Timing of Litigation Activity Important Consideration in Waiver of Homeowners Insurance Appraisal Rights

J.P. Gonzalez-Sirgo
Founder of J.P. Gonzalez-Sirgo, P.A.

When an insurance carrier engages in conduct like failing to conduct a reasonable investigation of a claim, refusing to communicate about a claim or otherwise willfully refuses to act in good faith while processing a claim, policyholders have a variety of options.  Those options might include a neutral evaluation, appraisal or a lawsuit.  Each of these approaches involve different procedures, rules and remedies.

It is not uncommon for an insured to demand that a homeowners claim dispute be submitted to appraisal over the objections of their insurance company.  There are a number of common justifications used by insurance carriers to oppose submitting a claim to the appraisal process.  One common reason is that the issue of liability or coverage has not been resolved.  Appraisal is appropriate to address the value and method or repair, but the appraisal process cannot be used to determine the issue of whether a claim is covered.

The most frequently asserted opposition advanced by insurance carriers to oppose appraisal is that the insured waived the right to appraisal.  The issue of waiver in this context is complex and impacted by the interplay of a number of factors.  While delay in asserting appraisal is certainly relevant, the passage of time between the loss and the motion to compel appraisal typically is not sufficient to constitute waiver without more.  The key issue is whether a policyholder engages in litigation during this interim period because litigation is inconsistent with appraisal.  While extensive litigation in the form of amended pleadings, discovery and the filing of motions may constitute a waiver, these steps along with the passage of time still might be insufficient.

A recent decision by the Florida Fifth District Court of Appeal makes clear that even extensive litigation activity and the passage of time together will not constitute a waiver in some circumstances.  In the case of Florida Insurance Guaranty Association (FIGA) v. Martucci, et al, the 5th District reversed the trial court by finding that a claim was covered despite the fact both parties had engaged in extensive litigation in the form of discovery, pleadings and motions.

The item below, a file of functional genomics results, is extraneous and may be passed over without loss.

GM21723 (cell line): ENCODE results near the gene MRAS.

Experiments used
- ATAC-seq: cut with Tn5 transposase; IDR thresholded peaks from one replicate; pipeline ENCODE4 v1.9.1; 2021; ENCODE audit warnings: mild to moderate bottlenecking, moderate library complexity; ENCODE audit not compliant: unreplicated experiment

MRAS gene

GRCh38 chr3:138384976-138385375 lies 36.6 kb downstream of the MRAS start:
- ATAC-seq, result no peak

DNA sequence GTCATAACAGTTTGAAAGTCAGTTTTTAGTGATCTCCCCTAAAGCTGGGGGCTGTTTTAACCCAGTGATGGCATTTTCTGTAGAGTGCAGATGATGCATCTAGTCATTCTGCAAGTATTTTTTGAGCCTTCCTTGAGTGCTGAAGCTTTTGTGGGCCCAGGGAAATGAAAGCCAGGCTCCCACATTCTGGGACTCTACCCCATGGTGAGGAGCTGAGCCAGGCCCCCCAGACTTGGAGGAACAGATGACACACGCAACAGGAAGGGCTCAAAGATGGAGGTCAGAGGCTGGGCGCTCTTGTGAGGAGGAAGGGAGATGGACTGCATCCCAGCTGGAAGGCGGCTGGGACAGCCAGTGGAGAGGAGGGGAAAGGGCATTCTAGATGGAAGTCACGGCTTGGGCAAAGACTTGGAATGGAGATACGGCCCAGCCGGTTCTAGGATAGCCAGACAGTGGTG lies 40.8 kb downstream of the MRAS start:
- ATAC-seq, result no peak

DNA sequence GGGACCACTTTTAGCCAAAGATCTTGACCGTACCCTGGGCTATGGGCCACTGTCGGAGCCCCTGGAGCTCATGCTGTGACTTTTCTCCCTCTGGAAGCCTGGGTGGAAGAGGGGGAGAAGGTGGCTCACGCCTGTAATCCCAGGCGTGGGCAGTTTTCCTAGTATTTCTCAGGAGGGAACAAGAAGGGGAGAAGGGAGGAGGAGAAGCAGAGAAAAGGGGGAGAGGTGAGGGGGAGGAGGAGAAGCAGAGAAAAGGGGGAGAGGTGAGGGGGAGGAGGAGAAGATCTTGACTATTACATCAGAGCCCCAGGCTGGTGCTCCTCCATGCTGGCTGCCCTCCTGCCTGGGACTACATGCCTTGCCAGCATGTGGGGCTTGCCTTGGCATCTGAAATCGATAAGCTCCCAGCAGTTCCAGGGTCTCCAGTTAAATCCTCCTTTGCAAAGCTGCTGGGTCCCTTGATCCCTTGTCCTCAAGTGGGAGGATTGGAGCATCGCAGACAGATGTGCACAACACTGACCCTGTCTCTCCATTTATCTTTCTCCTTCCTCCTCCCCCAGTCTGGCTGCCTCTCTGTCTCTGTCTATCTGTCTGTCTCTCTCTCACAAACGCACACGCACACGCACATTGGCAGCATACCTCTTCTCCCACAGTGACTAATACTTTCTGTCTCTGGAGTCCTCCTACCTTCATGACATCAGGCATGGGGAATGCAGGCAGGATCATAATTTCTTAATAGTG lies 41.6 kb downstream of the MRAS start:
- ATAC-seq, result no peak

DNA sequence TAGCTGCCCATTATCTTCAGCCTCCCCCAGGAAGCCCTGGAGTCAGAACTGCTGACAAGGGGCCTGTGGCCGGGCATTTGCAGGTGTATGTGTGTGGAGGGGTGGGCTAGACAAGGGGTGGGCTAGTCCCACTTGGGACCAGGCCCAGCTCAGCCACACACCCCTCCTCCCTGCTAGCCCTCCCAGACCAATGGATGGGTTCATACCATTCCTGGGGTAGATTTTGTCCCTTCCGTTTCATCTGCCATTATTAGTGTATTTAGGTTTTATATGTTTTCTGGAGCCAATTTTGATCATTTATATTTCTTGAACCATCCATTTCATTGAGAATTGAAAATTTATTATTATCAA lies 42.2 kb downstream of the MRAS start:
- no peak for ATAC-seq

In Martucci, the court emphasized that the particular timeframe within which litigation activity occurs is an important consideration when assessing a waiver claim.  The policyholders filed a lawsuit against their original homeowners carrier on September 2010, and both parties conducted significant discovery prior to FIGA providing notice to the policyholders in December 2012 that it was taking over the claim after Homewise became insolvent.  FIGA did not concede that the claim was covered until July 19, 2012.  The policyholders amended their complaint to substitute FIGA for Homewise shortly thereafter.  The trial court ruled that the policyholders had waived their appraisal rights.

The appellate court indicated that a waiver of appraisal occurs when the party actively participates in litigation or other conduct inconsistent with appraisal.  However, the court also reasoned that appraisal cannot be sought until the insurer concedes coverage because this ADR method is limited to the issue of the value of loss.  Under this analysis, the earliest point that the policyholders could have sought appraisal was July 19, 2012.  Although extensive discovery occurred prior to this date, those acts were not inconsistent with appraisal because the insureds did not yet have the right to seek appraisal at that stage of the process. 

The sole litigation activity by the insured between July 19, 2012 and five months later when the insured sought to compel appraisal was amendment of the complaint to substitute FIGA as the defendant.  This limited litigation activity during the five months between the time that the policyholders’ right to seek appraisal became available and their request to compel appraisal was not sufficient to constitute a waiver.

This case provides further evidence of the subtle issues that must be considered when evaluating waiver of appraisal claims.  If you have questions about Florida property insurance claims, you are welcome to contact my Florida insurance claims dispute law firm.  My law firm represents policyholders in claims disputes in Miami and throughout Florida.  The Law Firm of J.P. Gonzalez-Sirgo, P.A. offers free consultations and case evaluations.  No Recovery, No Lawyer Fees.  Call 305-461-1095 or Toll Free 1-866-71-CLAIM.

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